, it would yet be time to go and stop them and put an end to their project, and thus save humanity from this most dangerous catastrophe which threatened the world.

Mrs. Evangelina Scorbitt was therefore admitted to the prison whenever she wished it. She was most desirous of seeing J.T. Maston again after he had been taken from his comfortable study at Ballistic Cottage by those rough police agents. If any impolite person had on the 9th of April put his ear at the door of his cell the first time when Mrs. Scorbitt entered he would have heard the following conversation:

"Ah, at last, my dear Maston, I see you again."

"You, Mrs. Scorbitt!"

"Yes, my dear friend, after four weeks-four long weeks of separation."

"Exactly twenty-eight days, five hours and forty-five minutes," answered J.T. Maston, after having consulted his watch.

"Finally we are reunited."

"But how did it happen that they allowed you to penetrate as far as this cell to see me, dear Mrs. Scorbitt?"

"Under the condition of using all my influence over you, thanks to my affection for you, in advising you to disclose the secret of the whereabouts of President Barbicane."

"What, Evangelina!" cried Mr. Maston, "and you have consented to give me such advice. You have entertained the thought that I could betray my associates."

"Me, dear Maston! Do you consider me so bad? Me! To sacrifice your security for your honor. Me! To persuade you to an act which would shame a life consecrated entirely to the highest speculations of pure mathematics."

"Bravo, Mrs. Scorbitt! I see in you once more the generous patron of our Society. No, I have never doubted your great heart."

"Thank you, Mr. Maston."

"In regard to myself," continued Maston, "allow me to say, before telling the point of the earth where our great shooting will take place-sell, so to speak, the secret which I have been able to keep so well, to allow these barbarians to fly and pursue our friends, to interrupt their works, which will make our profit and glory, I would rather die."

"Splendid, Mr. Maston!" cried Mrs. Evangelina Scorbitt.

And these two beings, united by the same enthusiasm, crazed by it if you will, one as well as the other, were well matched in understanding each other perfectly.

"No, they will never know the name of the country which my calculations have designated, and the reputation of which will become immortal," said J.T. Maston. "They can silence me if they like, but they will never have the secret from me."

"And they can kill me with you," said Mrs. Evangelina Scorbitt; "I will also be mute."

"It is lucky, dear Evangelina, that they are ignorant of your knowledge of the place."

"Do you believe that I would be capable of betraying it, because I am only a woman? Betray my associates and you! No, my friend, no. If they should raise the whole city and country against you-if the whole world would come to the door of this cell to take you away, I shall be there, too, and we will at least have one consolation-we will die together."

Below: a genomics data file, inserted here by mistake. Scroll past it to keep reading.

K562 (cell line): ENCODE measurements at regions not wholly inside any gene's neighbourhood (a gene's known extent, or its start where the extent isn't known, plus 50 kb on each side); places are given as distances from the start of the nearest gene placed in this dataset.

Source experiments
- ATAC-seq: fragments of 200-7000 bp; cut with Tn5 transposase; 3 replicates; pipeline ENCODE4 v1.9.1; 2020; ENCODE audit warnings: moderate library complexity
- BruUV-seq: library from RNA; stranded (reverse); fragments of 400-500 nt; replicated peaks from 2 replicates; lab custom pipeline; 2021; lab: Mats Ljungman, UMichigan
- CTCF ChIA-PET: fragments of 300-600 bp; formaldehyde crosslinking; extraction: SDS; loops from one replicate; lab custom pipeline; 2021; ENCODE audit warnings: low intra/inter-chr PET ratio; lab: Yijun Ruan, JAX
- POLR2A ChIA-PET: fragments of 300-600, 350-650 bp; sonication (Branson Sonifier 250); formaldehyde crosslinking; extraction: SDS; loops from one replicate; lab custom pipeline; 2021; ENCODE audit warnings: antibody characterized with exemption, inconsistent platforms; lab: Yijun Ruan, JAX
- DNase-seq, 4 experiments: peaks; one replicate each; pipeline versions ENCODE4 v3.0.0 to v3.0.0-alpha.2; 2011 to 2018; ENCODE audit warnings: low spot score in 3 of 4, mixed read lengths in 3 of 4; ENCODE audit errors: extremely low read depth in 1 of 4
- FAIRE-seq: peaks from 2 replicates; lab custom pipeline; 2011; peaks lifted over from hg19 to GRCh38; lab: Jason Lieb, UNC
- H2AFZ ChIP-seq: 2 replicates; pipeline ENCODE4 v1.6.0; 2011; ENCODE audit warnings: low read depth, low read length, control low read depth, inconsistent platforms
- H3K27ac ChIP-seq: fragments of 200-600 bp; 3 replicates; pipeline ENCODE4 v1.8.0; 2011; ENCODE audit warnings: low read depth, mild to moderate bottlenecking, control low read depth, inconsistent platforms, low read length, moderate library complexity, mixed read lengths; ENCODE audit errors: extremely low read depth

As if there could be any greater consolation and Mr. Maston could dream of a sweeter death than dying in the arms of Mrs. Evangelina Scorbitt! And so ended the conversation every time that this excellent woman visited the prisoner. And when the Inquiry Committee asked her what the result was, she would say: "Nothing as yet; perhaps with time I shall be able to reach my point."

Ah, women, women! What are women? "In time," she urged. But time went on with fast steps. Weeks went 'round like days, days like hours and hours like minutes.

It was already May. Mrs. Evangelina Scorbitt had not been able to get any information from J.T. Maston, and where she had failed there was no hope of any other person succeeding.

Was it, then, necessary to accept this terrible shock without interfering in any way? No, no! Under such circumstances resignation was impossible. The European delegates became more and more out of spirits. There was wrangling between them every day. Even Jacques Jansen woke up out of his Dutch placidity and annoyed his colleagues greatly by his daily charges and countercharges. Col. Boris Karkof even had a duel with the Secretary of the Inquiry Committee in which he only slightly injured his adversary. And Major Donellan; well, he neither fought with firearms nor with bare fists, quite contrary to English use, and he only looked on while his Secretary, Dean Toodrink, exchanged a few blows according to prize-ring rules with William S. Forster, the phlegmatic dealer in codfish, the straw man of the N.P.P.A., who really knew absolutely nothing of the affair.

The whole world was leagued against the United States and wanted to hold the Americans responsible for the actions of one of their number-the celebrated Impey Barbicane. There was talk of recalling the ambassadors and the foreign Ministers at present accredited to this most reckless Government at Washington and of declaring war against the United States. Poor United States! It only wished to lay its hands on Barbicane & Co. In vain did the Republic reply to the Powers of Europe, Asia, Africa and Australia that they were at liberty to arrest these adventurous Americans wherever they found them. Nobody would listen patiently to such talk. And so, far away President Barbicane and his associate were occupied in preparing their great operation. As nothing could be found of them the foreign countries began to say: "You have their accomplice; now it is sure that Mr. Maston knows where these people are and what they are doing. Make him speak, this man, Mr. Maston. Why not use hot oil, melted lead, etc.? Why not use such means as were used formerly under circumstances less grave and for cases which only interested a few private people? But it was answered that, while such means were justified in former times, they could not be used at the end of a century as far advanced as the nineteenth century was. Therefore, J.T. Maston had nothing to fear in that line; all that was left to hope was that he would finally consider the enormity of his crime and would decide to reveal his secret, or that some accident would reveal it for him.